Meet Iran’s Princess Noor, the exiled royal brought up as a glamorous New York socialite, who still values her Persian heritage

Princess Noor traverses two worlds — her Iranian royal heritage and her contemporary international lifestyle. Photo: @noorzpahlavi/Instagram

In January 1979, the Iranian Revolution displaced the last Shah of Iran and the monarchy with an Islamic republic. The monarchy’s deposed leader, the Shah Mohammad Reza Pahlavi, exiled to the United States, where his supposed successor trained as a cadet under the Imperial Iranian Air Force (IIAF).

This marked a new era for the Pahlavi dynasty and its succeeding generations. In 1992, Crown Prince Reza Pahlavi and his wife, Yasmine, welcomed their first child, a daughter named Noor, who was the first immediate member of the Iranian royal family to be born out of her native country.

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A modern American upbringing

All I can do is cherish the Iranian values I have, take them with me, and appreciate the freedom I have in America to be all the things I want to be
Princess Noor

Princess Noor and her younger sisters, princesses Iman and Farah, experienced an upbringing quite different than their father’s in Tehran. The eldest was born in Washington and grew up without the perks that royals usually enjoy, but also sans the heavy burden of having to eventually lead an entire nation.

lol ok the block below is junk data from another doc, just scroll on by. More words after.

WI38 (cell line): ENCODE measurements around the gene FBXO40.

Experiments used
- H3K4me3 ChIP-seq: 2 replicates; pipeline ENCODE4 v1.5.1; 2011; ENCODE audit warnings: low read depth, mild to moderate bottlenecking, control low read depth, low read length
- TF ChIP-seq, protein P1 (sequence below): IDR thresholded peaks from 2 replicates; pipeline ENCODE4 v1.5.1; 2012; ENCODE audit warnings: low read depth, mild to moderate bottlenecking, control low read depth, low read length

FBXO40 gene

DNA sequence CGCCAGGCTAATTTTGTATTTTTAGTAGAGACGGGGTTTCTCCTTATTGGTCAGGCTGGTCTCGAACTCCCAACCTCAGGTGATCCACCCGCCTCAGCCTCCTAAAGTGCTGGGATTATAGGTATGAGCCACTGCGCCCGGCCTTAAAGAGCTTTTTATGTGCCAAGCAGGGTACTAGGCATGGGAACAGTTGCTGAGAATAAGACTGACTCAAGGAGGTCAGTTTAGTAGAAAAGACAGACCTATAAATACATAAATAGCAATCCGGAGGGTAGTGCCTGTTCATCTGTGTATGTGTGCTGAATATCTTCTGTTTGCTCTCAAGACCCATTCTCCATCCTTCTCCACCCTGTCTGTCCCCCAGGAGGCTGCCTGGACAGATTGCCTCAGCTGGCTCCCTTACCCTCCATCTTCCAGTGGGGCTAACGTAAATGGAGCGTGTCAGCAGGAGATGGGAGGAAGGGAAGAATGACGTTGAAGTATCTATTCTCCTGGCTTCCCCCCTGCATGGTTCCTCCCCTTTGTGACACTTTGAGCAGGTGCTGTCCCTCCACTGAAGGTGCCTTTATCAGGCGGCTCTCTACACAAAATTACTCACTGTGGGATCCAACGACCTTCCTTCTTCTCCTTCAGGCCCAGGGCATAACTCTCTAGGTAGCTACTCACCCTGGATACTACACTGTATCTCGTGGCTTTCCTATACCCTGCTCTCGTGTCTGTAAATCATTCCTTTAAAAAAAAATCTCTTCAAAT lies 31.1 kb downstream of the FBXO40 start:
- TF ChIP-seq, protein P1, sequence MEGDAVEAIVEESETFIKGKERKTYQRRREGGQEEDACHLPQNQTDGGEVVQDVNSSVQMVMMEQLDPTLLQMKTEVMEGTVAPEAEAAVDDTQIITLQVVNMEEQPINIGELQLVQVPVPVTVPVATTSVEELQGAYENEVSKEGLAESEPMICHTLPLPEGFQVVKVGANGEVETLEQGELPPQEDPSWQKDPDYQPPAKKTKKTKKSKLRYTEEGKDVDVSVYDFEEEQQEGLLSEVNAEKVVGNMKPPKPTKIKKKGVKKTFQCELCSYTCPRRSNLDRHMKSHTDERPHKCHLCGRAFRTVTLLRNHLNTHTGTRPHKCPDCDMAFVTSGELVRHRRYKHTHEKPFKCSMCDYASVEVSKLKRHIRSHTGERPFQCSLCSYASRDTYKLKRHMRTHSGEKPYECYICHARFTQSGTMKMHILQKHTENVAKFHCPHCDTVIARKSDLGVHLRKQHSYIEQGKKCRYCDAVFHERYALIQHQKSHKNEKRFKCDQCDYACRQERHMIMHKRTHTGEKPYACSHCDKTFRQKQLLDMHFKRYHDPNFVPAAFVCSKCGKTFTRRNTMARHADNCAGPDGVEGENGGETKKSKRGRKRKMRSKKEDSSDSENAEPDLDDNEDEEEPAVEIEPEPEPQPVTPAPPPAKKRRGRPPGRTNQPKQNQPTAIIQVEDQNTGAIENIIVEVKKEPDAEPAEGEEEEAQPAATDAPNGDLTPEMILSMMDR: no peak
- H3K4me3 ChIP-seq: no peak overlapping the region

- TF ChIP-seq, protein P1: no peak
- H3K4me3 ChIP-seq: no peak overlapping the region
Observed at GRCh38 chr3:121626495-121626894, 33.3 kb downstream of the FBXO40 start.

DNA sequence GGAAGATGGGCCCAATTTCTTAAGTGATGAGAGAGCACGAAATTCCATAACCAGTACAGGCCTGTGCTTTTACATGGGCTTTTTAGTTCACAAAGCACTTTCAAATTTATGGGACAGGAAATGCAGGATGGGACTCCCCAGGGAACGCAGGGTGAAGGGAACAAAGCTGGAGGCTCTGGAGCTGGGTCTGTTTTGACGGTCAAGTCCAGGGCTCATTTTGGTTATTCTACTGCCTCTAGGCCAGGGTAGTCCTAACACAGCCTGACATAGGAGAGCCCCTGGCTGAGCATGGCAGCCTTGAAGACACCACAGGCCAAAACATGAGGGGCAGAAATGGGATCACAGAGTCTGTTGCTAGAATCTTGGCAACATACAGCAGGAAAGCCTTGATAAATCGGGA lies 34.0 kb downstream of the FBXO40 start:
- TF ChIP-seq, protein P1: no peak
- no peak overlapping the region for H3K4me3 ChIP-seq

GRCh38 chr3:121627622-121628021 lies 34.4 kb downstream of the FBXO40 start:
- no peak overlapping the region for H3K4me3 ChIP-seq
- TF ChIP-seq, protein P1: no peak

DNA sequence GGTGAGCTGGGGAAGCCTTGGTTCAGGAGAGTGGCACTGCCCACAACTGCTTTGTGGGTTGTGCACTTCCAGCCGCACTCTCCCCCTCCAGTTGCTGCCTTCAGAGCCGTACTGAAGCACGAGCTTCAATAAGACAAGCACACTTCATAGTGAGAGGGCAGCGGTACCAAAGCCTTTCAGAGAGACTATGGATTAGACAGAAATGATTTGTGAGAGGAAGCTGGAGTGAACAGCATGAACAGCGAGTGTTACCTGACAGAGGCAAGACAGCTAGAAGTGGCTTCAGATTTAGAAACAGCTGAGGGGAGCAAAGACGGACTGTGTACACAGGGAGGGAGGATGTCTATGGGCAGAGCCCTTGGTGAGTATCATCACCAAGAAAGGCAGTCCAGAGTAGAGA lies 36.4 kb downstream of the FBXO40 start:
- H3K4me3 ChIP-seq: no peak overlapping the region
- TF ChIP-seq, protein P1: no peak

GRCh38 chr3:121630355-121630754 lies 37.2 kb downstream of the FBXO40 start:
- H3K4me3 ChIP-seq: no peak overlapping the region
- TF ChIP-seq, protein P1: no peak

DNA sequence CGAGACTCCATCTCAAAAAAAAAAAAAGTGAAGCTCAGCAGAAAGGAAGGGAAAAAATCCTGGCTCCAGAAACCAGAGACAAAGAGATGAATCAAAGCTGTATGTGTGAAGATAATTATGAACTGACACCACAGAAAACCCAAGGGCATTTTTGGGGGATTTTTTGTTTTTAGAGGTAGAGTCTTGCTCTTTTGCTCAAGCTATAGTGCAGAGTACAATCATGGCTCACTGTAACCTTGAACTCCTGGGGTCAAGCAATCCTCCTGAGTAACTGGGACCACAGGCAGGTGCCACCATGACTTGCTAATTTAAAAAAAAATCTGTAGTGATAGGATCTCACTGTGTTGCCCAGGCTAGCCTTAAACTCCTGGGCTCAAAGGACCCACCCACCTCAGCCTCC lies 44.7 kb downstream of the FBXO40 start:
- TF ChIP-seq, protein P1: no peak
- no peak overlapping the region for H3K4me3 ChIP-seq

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After graduating high school from Bullis School in Potomac, Maryland, Noor pursued an undergraduate degree in psychology at Georgetown University. She’s now an MBA student at Columbia University and works as an adviser at Acumen, a global non-profit impact investment company.


A taste for the finer things

These credentials aside, Noor is a regular among New York’s well-heeled society. The 28-year-old lives it up by holidaying in St Barts, travelling across the world (pre-Covid-19) for celebrations and marking her attendance at hip New York exhibition launches at venues like Sotheby’s and The Frick.


Praised for her “downtown” style and the informed way in which she dresses, the young princess has graced the covers of magazines such as Harper’s Bazaar Arabia and Cosmopolitan Indonesia. She has her mother and grandmother, Farah Pahlavi, to thank for her love for fashion.

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She commends the latter, saying: “She’s introduced me to some of the major designers today, many of whom are her friends, but she also inspired me to support up-and-coming designers.”


An Iranian at heart

In spite of her established life in the US, Princess Noor keeps her heritage close to her heart. She engages in discourse on, where she tackles social and political issues in English and in Persian. At times, she ties her personal stories with these topics. As some Iranians still see her as a member of the imperial family, she’s caught between two different worlds.

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She once said in 2017, reported in Tehran Magazine, “All I can do is cherish the Iranian values I have, take them with me, and appreciate the freedom I have in America to be all the things I want to be.”

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The granddaughter of the last Shah of Iran has carved out a life for herself in her home country’s staunch adversary, the US, hanging at trendy art galleries and collecting high fashion